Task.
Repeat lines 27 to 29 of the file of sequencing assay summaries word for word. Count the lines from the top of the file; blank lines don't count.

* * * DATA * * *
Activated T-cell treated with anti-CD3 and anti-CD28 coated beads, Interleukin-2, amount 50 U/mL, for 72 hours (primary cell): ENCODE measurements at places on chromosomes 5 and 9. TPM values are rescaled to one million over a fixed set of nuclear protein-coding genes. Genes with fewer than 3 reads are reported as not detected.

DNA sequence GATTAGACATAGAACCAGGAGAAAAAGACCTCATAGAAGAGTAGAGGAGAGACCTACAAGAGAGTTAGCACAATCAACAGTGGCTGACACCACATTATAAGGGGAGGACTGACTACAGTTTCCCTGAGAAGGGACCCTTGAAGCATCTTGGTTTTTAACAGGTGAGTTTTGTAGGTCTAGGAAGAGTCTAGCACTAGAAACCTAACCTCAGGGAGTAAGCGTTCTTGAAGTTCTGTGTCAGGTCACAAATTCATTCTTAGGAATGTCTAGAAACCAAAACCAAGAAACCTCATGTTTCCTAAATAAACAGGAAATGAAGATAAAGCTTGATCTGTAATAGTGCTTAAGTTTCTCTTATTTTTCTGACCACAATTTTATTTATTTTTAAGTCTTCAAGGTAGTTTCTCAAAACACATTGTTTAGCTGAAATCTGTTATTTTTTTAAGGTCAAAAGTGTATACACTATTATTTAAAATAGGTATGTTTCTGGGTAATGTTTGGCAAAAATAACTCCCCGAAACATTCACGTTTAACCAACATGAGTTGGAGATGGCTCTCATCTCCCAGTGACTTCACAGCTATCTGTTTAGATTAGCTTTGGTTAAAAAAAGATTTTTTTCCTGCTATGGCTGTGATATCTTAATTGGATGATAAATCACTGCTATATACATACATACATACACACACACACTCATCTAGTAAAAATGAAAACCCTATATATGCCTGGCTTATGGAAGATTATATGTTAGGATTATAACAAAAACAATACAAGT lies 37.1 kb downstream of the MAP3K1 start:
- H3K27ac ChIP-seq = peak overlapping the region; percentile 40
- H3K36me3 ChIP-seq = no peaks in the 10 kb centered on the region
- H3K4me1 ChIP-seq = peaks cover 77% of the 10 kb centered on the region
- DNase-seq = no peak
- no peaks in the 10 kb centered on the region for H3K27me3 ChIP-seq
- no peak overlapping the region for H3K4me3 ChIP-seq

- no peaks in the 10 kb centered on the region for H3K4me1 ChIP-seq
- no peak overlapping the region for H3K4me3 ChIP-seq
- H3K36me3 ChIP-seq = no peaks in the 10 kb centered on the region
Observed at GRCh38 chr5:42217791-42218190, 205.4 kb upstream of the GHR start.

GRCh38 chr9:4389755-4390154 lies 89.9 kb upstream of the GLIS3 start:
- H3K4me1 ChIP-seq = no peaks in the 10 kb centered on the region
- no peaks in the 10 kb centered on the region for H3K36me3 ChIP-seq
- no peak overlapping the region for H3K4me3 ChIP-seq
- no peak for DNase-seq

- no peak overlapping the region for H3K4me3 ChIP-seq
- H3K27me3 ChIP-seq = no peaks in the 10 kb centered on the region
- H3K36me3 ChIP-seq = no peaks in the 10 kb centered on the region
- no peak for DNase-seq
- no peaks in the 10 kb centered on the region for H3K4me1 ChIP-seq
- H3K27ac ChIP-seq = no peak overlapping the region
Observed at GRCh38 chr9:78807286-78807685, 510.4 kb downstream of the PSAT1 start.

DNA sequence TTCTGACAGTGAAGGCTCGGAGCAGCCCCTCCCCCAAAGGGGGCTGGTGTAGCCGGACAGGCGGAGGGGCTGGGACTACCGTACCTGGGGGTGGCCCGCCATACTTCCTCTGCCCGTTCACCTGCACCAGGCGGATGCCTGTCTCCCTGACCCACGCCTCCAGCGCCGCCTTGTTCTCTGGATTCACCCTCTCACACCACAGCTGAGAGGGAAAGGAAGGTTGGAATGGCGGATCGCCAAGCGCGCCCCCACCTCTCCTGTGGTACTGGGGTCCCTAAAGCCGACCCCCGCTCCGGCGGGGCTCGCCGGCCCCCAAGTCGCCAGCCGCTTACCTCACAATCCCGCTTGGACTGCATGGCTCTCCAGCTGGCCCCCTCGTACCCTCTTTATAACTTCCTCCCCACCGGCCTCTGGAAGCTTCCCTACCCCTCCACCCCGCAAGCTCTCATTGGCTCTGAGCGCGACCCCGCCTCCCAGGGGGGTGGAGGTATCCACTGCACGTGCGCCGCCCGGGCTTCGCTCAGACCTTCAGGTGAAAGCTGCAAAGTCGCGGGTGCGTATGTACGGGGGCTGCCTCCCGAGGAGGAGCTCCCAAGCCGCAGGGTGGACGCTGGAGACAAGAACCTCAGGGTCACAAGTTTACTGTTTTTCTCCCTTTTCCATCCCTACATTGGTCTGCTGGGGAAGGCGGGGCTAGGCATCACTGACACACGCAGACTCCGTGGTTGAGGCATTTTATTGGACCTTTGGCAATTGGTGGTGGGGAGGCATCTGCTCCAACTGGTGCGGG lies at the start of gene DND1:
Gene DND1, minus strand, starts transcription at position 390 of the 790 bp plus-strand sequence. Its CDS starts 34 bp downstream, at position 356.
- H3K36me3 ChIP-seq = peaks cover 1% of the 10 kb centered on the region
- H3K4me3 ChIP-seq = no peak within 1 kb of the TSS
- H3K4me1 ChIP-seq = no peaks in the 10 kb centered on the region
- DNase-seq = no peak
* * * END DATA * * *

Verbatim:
- H3K36me3 ChIP-seq = peaks cover 1% of the 10 kb centered on the region
- H3K4me3 ChIP-seq = no peak within 1 kb of the TSS
- H3K4me1 ChIP-seq = no peaks in the 10 kb centered on the region